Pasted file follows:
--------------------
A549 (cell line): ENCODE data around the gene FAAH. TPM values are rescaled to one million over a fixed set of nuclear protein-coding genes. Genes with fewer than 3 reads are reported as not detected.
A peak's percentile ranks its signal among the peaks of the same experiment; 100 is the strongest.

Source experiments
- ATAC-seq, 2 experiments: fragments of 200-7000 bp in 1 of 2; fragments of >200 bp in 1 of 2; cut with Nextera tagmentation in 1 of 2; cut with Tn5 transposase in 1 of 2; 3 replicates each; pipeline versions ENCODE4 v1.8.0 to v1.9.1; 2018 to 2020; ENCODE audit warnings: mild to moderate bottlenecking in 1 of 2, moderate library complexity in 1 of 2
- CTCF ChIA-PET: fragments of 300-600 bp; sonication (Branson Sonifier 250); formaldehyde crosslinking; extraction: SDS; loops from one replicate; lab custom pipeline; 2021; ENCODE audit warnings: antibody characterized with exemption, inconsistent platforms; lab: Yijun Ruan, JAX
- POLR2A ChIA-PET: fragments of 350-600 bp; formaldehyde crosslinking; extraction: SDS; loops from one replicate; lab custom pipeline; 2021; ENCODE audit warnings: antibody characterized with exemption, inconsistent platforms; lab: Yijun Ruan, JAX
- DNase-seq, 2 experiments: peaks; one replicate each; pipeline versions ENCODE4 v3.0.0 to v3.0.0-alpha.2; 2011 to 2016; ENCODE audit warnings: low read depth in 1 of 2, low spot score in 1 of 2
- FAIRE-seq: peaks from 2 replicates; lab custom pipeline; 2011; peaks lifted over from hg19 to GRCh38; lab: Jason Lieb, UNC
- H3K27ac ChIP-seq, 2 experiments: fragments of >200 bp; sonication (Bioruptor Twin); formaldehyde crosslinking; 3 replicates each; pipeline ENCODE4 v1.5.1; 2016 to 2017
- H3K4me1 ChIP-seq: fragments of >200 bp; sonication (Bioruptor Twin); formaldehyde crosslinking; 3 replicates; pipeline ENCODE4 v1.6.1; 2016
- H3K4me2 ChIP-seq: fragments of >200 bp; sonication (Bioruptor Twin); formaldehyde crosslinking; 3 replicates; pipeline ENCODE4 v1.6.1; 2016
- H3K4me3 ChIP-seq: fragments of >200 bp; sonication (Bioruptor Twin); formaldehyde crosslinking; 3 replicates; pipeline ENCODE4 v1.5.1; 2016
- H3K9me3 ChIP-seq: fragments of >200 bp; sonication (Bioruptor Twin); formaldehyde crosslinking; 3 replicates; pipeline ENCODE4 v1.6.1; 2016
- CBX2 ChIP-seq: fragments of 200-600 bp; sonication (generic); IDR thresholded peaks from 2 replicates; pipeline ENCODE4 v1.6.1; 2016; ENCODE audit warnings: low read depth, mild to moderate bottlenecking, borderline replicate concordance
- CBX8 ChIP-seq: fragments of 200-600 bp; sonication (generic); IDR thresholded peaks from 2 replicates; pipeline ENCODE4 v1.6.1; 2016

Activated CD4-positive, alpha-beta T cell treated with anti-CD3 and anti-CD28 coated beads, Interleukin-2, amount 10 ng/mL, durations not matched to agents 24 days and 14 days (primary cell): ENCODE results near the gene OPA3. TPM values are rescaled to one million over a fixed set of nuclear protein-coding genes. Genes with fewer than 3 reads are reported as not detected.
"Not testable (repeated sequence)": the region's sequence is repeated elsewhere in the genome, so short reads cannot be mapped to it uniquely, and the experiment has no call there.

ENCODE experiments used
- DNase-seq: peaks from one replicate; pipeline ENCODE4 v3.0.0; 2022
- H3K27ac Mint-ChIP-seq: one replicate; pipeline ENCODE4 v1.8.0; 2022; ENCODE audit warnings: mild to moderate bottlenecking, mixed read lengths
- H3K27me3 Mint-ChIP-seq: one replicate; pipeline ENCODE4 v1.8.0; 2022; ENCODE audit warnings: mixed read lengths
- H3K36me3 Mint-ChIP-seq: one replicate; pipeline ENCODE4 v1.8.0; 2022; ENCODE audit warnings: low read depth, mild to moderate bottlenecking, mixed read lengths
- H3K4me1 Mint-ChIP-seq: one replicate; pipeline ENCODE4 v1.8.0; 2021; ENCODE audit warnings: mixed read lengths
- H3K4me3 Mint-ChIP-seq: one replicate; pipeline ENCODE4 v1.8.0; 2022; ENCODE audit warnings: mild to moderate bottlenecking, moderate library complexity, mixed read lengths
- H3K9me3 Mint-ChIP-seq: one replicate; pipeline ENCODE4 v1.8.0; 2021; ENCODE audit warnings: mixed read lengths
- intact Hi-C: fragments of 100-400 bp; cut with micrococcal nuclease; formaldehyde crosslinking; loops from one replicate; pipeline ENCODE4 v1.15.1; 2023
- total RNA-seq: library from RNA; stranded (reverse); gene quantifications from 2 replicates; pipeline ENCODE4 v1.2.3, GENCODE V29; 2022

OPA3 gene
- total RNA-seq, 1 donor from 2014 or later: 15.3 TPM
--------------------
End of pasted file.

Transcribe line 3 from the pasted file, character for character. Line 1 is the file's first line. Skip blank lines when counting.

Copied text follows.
Source experiments